Money & Career
In the Job Market? What To Expect From a Career Counselor
5/1/2019 1:00:00 PM

Career Counselor


What do you want to be when you grow up?


Kids hear this question all the time, and most of them quickly respond with at least a career or two. As we grow older, though, many of us become less certain about what we want to do with our lives. This is, in part, why college students switch majors and why people experience mid-career slumps.


If you find yourself in a similar situation, you might want to consider working with a career counselor.


A career counselor’s mission is straightforward. As the Bureau of Labor Statistics puts it, "career counselors help people choose careers and follow a path to employment.” Help is the key word here. Career counselors can’t perform miracles, and they don’t have all the answers. But their job is to help you find those answers and set you on a path toward a satisfying career.


"We focus on your past experiences, personal values, personality traits, interests, skills, what you’re good at but don’t like, what you like but aren’t good at,” says Raime Thibodeaux, director of student health and development at McNeese State University, who oversees the Counseling Center, Health Services, and the Career and Student Development Center. "We have this full conversation and take all the bits of information together like a research project. Now we have all this information. How do we teach you to have a decision-making approach to rule things out and rule things in?”


Career counselors at colleges and those who work with professionals have slightly different roles. College counselors often start by helping students choose majors, for example, and those in private practice sometimes work with older clients who are transitioning from one career to another.


Ultimately, though, both want to help you find the career that best suits you.


This might entail aptitude and achievement assessments as well as personality tests, such as the Myers-Briggs Type Indicator. It also will likely involve personal questions that help you understand and reflect on your motivations and desires.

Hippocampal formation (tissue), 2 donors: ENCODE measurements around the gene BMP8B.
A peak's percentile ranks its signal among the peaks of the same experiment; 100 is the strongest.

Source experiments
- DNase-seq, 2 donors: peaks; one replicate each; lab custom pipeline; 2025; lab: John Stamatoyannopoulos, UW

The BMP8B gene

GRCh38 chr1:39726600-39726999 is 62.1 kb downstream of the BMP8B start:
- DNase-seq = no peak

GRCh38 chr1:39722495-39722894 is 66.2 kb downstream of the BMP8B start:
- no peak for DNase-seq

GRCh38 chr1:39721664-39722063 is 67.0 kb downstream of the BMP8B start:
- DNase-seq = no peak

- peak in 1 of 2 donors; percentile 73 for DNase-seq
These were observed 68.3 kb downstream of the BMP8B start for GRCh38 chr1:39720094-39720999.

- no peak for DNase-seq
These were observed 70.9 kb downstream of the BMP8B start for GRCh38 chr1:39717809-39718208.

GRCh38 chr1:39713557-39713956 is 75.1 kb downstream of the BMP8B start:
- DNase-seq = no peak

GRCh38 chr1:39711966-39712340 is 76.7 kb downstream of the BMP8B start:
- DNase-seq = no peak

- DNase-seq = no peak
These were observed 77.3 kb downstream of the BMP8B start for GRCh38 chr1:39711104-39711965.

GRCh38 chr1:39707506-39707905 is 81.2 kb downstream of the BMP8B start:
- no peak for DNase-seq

Thibodeaux asks students to collect what she calls "data points” about whether a particular field is or isn’t a good fit.


"If your mama always told you that you need to be a nurse because nurses make good money but if your nursing classes suck all the joy out of you, that is a data point — it is telling you something,” she says. 


Once you’ve picked a field of employment, you may find it useful to continue working with a career counselor. They can help you create a great LinkedIn profile, give you tips for writing resumes and cover letters, and teach you networking skills. They can also help you prepare for interviews, which may entail having you craft answers to anticipated questions. Your counselor might video you practicing your answers and then show you what you looked like so you know what you need to work on.


Working with a career counselor may very well end up being a fulfilling experience for both of you.


"Students often walk in and start off having this feeling of ‘I don’t know what I’m doing or what major to pick or what job to go after,’” Thibodeaux says. "And through the course of the conversation, we find these moments where they do know things about themselves and they do have clues and insights and have made good choices. At the end of the conversation, they leave the office with more hope and direction than they came in with.”


A career counselor’s role doesn’t necessarily end when you land a job. You might want to consider working with one to help you with any of a number of workplace issues, such as conflict resolution tactics, communication skills, time management or leadership skills.

Posted by: Andrea Guthmann | Submit comment | Tell a friend

Categories: Career

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